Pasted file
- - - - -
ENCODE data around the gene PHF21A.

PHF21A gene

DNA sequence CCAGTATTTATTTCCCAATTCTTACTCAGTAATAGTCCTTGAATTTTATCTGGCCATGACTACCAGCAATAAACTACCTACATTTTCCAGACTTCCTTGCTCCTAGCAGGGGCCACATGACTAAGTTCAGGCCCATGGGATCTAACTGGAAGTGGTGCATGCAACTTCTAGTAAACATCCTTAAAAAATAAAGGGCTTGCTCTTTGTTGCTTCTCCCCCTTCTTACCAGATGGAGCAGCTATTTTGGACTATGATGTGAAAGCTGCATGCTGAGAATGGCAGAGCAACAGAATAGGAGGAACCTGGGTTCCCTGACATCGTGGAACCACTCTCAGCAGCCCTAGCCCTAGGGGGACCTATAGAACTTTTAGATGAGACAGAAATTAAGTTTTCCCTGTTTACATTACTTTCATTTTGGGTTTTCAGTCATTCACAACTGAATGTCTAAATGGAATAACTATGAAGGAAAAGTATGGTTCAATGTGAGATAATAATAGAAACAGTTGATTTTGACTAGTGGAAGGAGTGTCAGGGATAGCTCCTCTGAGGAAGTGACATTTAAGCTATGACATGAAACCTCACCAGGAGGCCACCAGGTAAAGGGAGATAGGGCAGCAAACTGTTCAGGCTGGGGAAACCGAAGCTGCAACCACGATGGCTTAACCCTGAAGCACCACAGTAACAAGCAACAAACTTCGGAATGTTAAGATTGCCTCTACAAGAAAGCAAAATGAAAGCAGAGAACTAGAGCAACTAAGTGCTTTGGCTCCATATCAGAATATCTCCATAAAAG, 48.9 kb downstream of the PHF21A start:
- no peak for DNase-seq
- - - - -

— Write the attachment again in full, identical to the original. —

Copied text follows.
ENCODE data around the gene PHF21A.

PHF21A gene

DNA sequence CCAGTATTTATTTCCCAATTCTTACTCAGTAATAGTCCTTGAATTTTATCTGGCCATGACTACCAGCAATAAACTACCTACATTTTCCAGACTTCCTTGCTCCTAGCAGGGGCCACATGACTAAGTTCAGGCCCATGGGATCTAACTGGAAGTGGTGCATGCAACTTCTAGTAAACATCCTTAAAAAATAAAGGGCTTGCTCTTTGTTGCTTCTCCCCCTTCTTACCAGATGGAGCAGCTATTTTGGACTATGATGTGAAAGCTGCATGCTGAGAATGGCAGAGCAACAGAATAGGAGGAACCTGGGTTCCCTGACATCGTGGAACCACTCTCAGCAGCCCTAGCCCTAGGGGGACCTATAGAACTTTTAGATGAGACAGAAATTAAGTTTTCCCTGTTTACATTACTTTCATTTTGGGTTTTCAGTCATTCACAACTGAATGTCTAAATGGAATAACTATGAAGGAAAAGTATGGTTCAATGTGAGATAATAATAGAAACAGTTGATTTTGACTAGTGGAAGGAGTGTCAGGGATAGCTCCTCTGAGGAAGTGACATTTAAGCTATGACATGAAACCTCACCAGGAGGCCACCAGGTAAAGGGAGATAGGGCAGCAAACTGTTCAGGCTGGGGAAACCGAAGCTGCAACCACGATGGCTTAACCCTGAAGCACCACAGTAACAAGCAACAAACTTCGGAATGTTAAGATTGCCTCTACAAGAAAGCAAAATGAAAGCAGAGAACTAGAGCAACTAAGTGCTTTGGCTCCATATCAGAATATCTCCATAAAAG, 48.9 kb downstream of the PHF21A start:
- no peak for DNase-seq